After heavy public and private criticism from the Rhode Island adoption community and reformers, Goodwin backtracked, the prospective provision and vetoes were removed and the age limit reduced to 30. On Wednesday the bill passed the Senate Health and Human Services Committee unanimously with a Do Pass recommendation to the full Senate. Committee members also showed support for a floor amendment to lower the age of access. Sen. Rhoda Perry says she will introduce an amendment to sunset the age qualification and lower the age to 25. The floor vote is scheduled for Wednesday, June 23.
Bastard Nation is happy that S 478 Sub A is clean, but does not support the current age mandate. We believe that adopted adults should be treated the same under law as the not-adopted.
The Age of Majority
The age of majority is defined as "adulthood in the eyes of the law." After reaching majority, a person is permitted to vote, make a valid will, enter into binding contracts, marry, enlist in the military, and purchase alcohol. Also, parents may stop making child support payments when a child reaches the age of majority. In most states the age of majority is 18, but this varies depending on the activity. In no state does age of majority exceed the age of 21.
Rhode Island Code: § 15-12-1: Persons of full age. – (a) Notwithstanding any general or public law or provision of the common law to the contrary, all persons who have attained the age of eighteen (18) years shall be deemed to be persons of full legal age.
The not-adopted of Rhode Island (or any other state) are not required by statute to be 30 years of age to access their own birth certificates. Likewise, in states in where adoptee rights are in force, the age of majority holds. We believe that the 30 year mandate in S 478 Sub A is discriminatory and unnecessary. Since the Rhode Island House passed a similar bill, H 5453 Sub A, 3 66-0, a few days ago, (which will not now receive a Senate hearing) with the age of access set at 18, and with all arguments against access refuted in the Senate, this burden makes no sense.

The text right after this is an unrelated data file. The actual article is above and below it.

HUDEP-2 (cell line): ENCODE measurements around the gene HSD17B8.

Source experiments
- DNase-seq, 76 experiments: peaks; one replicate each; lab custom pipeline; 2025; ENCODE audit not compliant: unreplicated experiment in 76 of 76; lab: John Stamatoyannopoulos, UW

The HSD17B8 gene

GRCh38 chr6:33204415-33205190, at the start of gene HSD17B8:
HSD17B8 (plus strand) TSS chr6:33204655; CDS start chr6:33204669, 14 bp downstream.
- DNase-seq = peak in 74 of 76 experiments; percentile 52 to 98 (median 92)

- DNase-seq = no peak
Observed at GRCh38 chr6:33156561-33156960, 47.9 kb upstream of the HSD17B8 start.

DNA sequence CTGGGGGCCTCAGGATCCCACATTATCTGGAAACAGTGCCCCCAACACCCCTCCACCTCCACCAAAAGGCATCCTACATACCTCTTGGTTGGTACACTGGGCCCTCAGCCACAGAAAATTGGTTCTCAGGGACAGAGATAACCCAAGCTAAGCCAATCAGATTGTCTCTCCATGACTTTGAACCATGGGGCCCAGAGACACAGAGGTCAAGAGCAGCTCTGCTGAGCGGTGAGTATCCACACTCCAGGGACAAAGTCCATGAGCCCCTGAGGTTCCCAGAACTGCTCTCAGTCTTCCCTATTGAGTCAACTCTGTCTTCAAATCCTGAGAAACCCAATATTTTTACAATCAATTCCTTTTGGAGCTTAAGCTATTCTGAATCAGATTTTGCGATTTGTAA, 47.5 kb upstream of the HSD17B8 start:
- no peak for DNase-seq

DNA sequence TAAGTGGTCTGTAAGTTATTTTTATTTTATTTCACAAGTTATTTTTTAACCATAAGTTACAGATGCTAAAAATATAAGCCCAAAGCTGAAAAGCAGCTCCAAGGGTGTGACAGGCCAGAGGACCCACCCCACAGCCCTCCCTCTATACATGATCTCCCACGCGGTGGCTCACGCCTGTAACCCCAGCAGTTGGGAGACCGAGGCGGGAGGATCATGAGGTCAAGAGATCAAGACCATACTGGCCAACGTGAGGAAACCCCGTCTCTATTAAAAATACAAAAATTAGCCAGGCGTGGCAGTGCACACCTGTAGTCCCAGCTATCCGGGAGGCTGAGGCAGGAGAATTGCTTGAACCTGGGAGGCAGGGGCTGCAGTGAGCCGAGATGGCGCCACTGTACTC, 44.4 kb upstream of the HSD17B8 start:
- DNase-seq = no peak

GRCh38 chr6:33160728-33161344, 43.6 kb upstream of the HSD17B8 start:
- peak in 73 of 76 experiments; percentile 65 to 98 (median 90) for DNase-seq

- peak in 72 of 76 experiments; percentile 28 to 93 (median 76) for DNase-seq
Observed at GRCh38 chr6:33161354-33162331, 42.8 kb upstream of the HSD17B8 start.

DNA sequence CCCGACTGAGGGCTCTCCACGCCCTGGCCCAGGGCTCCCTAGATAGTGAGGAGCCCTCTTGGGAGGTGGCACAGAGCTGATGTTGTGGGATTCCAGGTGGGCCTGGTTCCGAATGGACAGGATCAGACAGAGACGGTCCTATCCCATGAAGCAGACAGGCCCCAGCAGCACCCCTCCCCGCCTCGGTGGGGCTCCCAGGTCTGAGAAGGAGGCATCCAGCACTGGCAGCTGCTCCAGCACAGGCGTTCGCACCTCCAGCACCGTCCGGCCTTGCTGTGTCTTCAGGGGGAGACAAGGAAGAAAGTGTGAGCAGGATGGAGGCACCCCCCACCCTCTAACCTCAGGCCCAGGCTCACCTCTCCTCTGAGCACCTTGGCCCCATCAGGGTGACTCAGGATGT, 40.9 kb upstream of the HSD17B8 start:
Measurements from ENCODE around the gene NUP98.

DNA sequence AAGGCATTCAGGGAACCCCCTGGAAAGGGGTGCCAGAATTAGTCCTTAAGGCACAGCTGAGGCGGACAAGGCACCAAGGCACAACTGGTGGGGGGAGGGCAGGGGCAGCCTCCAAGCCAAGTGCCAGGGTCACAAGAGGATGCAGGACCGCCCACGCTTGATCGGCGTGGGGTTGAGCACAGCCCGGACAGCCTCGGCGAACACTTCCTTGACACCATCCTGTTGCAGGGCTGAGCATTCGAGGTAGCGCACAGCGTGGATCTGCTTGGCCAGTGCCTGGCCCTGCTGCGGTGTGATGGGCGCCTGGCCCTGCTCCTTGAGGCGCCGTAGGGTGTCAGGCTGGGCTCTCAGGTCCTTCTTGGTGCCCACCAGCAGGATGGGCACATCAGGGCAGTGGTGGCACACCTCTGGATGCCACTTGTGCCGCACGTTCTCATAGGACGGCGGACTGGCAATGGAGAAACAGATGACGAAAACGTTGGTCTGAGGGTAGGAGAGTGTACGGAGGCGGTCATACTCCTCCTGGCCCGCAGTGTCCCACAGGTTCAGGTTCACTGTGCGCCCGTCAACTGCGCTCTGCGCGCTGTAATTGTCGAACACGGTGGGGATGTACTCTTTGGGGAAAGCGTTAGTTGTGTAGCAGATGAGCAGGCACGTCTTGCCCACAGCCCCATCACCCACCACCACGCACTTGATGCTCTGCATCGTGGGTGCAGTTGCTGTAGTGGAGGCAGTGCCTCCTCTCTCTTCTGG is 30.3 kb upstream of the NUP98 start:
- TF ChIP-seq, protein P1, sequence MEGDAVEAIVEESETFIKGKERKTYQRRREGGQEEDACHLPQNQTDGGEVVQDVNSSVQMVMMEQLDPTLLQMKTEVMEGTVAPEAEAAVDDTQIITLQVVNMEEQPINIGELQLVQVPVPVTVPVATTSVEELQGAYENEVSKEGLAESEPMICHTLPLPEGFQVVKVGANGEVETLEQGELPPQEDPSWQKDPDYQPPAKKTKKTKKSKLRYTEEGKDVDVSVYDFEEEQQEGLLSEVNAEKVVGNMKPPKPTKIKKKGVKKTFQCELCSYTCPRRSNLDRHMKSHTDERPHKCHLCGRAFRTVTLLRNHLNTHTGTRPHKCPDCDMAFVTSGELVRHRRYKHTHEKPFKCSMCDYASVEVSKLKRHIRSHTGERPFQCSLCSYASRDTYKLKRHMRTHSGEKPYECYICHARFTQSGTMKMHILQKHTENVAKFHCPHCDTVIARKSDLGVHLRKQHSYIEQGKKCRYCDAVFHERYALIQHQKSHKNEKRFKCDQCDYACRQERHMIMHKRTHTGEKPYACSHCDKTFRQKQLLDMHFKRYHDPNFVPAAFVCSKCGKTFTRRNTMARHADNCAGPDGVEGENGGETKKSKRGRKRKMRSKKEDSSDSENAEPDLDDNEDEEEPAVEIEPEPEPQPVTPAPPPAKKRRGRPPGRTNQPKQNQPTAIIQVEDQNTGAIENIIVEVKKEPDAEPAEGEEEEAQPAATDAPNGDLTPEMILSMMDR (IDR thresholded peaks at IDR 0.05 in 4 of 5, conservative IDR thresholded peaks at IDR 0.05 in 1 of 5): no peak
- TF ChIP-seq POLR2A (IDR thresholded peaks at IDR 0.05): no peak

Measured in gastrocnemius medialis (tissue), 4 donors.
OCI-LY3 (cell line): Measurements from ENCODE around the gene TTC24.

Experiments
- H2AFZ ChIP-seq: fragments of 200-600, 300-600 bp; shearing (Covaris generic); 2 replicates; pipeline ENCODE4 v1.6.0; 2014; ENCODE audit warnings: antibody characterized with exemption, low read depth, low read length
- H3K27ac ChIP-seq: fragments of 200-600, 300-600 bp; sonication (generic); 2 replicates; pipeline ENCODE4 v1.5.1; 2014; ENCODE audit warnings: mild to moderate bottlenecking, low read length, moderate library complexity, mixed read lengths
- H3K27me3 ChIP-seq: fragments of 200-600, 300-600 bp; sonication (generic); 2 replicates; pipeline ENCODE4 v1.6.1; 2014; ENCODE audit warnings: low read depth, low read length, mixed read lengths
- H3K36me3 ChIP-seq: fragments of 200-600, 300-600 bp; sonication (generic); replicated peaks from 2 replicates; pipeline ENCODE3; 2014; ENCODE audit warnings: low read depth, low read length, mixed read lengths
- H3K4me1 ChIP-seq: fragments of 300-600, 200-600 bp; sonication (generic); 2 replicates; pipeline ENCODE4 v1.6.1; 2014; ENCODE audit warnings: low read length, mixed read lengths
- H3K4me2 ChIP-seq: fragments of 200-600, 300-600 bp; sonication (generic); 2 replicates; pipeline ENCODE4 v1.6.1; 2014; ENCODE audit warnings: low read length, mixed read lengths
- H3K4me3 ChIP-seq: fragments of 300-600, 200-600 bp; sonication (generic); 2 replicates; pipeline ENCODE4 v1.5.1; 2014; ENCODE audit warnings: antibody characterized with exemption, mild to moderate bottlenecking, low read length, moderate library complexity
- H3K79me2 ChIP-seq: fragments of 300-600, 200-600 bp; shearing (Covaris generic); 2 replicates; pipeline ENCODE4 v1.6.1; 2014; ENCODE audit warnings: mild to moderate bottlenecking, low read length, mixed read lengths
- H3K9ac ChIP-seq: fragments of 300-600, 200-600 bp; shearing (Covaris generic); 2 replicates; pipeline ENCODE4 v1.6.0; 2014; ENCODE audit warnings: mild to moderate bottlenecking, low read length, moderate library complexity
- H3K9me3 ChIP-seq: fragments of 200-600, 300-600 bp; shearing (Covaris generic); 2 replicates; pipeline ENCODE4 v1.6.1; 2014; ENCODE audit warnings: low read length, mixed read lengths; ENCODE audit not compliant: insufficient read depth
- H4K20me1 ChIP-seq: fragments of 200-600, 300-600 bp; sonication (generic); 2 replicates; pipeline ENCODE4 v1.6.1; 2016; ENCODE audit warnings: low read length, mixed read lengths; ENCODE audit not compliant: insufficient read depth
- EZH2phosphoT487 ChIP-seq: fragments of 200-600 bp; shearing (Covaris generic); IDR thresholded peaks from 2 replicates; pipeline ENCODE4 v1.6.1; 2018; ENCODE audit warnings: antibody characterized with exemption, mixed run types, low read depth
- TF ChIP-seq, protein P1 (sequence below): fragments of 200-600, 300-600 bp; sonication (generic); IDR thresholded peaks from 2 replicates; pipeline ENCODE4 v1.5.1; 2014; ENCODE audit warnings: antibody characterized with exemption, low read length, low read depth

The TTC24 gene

We urge the Senate to reconsider the age qualification, and amend S 478 Sub A to match Rhode Island's age of majority statute, 18. If the bill cannot be amended this session due to time constraints, (the session closes in a few days), we urge the legislature to pass the bill as currently written, but to return next session to amend the age qualification to align not only with the Rhode Island code, but with states across the country where OBCs are open unconditionally. While we prefer to see the bill amended to majority now, a sunset within a reasonable time frame is not a deal breaker. Otherwise, a bad precedent has been set, segregating OBC access qualification well into adulthood. No one should be forced to wait until the age of 30 to acquire the public documentation of his or her birth.
Bastard Nation has worked in an advisory capacity with Access Rhode Island throughout this campaign. We commend the organization for holding the line during this very complicated negotiation and for deconstructing all opposition arguments in such a sweeping and swift manner. Unlike other "adoptee rights organizations" that toss away the actual right of access "to get something passed" Access Rhode Island has stood firm to restore the right to all of its state's adoptees, not just some. If the age is not amended down this session, Access Rhode Island, Bastard Nation and other Rhode Island activists will work until it is.
Bastard Nation is waiting for information from Access Rhode Island and will issue an action alert very shortly. In the meantime, please go to Adoptee access to birth certificates passes hurdle published in the June 16 edition of the ProJo and voice your opinion. Rhode Island legislators are reading and paying attention to comments.